a way that it’s applicable to a certain kind of methodology or a certain kind of mindset. And to me that’s not what my work is about to me.
My work is about exploring multiple methodologies, all at the same time, in a holistic sort of way. So I do consider my work as being avant-garde in that sense, but I also consider my work as being trans-idiomatic, which to me is essentially the same process, it’s the same definition, from what I can see.
ØYVIND: So you said (in the artist talk), if I understood you correctly, that you had to choose the occasions when to use different parts of yourself. But say when you’re playing with Misha Mengelberg like yesterday, could you go into using say some of the R&B thing more explicitly, or do you feel it would be the wrong time?
TYSHAWN: I never know until I get into the music, but generally I try not to think in that matter. You know, say I’m going to explicitly do this kind of rhythm here, or there. Kind of, for me, when I perform with Misha, the concept of idioms is out the window at that point. Or when I’m working in any context the question of idioms is out of the question in terms of what its political definitions are, and that kind of thing. I’m not going to go to a Klezmer gig though, and suddenly start playing some straight beats or something like that. I have to respect the idiom for what it is, and at the same time I have to incorporate a million percent of myself into the music.
Now it doesn’t necessarily mean I will start using my body or using the space or anything like that in any kind of context, because as I said before, the how much, the what, and the when, all of these things apply. And this is all determined through context.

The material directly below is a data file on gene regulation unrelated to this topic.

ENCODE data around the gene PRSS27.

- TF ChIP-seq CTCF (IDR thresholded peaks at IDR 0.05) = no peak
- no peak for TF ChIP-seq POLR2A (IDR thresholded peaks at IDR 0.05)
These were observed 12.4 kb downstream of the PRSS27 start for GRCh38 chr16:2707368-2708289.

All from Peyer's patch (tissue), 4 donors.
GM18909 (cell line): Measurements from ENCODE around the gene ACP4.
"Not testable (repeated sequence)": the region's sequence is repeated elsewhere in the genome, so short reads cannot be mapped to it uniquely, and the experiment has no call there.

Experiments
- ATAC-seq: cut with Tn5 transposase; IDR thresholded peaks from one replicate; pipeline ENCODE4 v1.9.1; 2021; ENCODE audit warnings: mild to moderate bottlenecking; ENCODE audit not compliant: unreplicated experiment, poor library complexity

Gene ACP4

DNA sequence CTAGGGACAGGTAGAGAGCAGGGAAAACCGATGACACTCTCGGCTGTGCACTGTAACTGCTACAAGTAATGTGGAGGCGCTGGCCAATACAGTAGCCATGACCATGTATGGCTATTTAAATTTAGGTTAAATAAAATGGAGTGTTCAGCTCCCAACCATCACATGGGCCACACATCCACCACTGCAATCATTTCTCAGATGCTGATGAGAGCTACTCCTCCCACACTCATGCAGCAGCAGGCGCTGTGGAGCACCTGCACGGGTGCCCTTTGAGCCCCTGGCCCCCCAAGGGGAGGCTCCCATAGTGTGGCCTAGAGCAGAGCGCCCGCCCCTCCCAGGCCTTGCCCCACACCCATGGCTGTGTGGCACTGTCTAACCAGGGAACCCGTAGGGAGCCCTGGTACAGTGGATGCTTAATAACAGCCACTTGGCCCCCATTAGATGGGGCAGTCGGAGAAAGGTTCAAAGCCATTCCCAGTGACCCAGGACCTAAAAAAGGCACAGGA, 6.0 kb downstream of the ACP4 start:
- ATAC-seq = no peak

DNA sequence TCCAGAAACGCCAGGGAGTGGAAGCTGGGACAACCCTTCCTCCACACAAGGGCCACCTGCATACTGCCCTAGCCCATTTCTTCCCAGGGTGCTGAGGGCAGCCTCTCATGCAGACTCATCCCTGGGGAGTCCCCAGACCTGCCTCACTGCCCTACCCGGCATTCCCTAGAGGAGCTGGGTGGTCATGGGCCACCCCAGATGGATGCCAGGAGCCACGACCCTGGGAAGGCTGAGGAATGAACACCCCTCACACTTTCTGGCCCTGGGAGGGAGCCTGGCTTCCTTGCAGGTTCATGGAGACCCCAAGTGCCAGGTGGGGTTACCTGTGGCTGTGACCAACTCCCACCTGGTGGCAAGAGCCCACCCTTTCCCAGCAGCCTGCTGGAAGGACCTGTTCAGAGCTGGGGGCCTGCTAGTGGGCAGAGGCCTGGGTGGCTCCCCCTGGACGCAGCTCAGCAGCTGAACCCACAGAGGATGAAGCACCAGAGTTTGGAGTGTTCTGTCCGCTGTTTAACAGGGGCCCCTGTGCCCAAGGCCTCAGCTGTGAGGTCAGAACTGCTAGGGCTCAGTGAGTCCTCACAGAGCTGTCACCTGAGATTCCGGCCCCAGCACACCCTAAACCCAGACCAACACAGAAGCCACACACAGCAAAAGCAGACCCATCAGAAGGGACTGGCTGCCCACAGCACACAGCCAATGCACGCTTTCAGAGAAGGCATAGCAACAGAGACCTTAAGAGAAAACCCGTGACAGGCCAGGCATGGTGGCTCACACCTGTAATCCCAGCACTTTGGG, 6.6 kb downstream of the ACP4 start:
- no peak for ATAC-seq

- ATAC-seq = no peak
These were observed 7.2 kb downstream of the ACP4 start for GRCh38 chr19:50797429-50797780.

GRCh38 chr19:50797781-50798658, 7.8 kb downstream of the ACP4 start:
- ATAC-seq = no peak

Now in working with Misha, for example, I had no idea I was going to get into using the entire space like I did (laughs). But somehow it felt natural to me to just go there. And working with someone like Misha, who is known for giving players such liberty to explore on that level, it’s a touching thing to be able to work with someone like him on that level. (Note: Mengelberg played for about 20 minutes, then sat silently at the piano for the remaining 40 minutes). And as I’ve said before, the fact that he didn’t play didn’t disturb me at all, because I feel like listening is a part of playing, listening is a huge part of playing, whether you’re making an action or not. So I think that context really defines how I go about responding to different kinds of situations, and how I go about responding, reacting, and initiating certain conceptual things. I think that the context really defines that. Defines the whole idea of how I go about improvising.
Now, if I decided if I’m in a so-called R&B or hip-hop context – you know improvisation is everywhere, whether you think of improvisation as a way of expanding your vocabulary, or expanding upon an established concept or not. If I decide to stick to playing a so-called groove for a long time, that’s an improvisation. Not the action itself, but the thought behind the action. Being able to put a limitation on yourself is an act of improvisation on a certain level. So
everyday life is improvisation, if you want to look at it that way. You never know what will happen in each day. Even though you have a set schedule, you have a set thing that you’re going to do during the day; at 12 o’clock I’m going to do this, at 7 o’clock I’m going to do this, but how do you know what’s going to happen between 12 o’clock and 7 o’clock? You don’t know the exact action. I didn’t know that I was going to be asked the questions I was asked during this masterclass. To me, that’s improvisation just as much as musical improvisation.
So really everyday life comes down to that, it transcends itself. Improvisation transcends itself in real life, and in musical terms, because given that I’m a musician, and a composer and improviser, I’m able to take all of these elements and have them manifest in musical terms as well as life terms. So for me, it’s all the same process.
ØYVIND: So if you're doing a non-idiomatic gig, would you try to avoid idiomatic elements?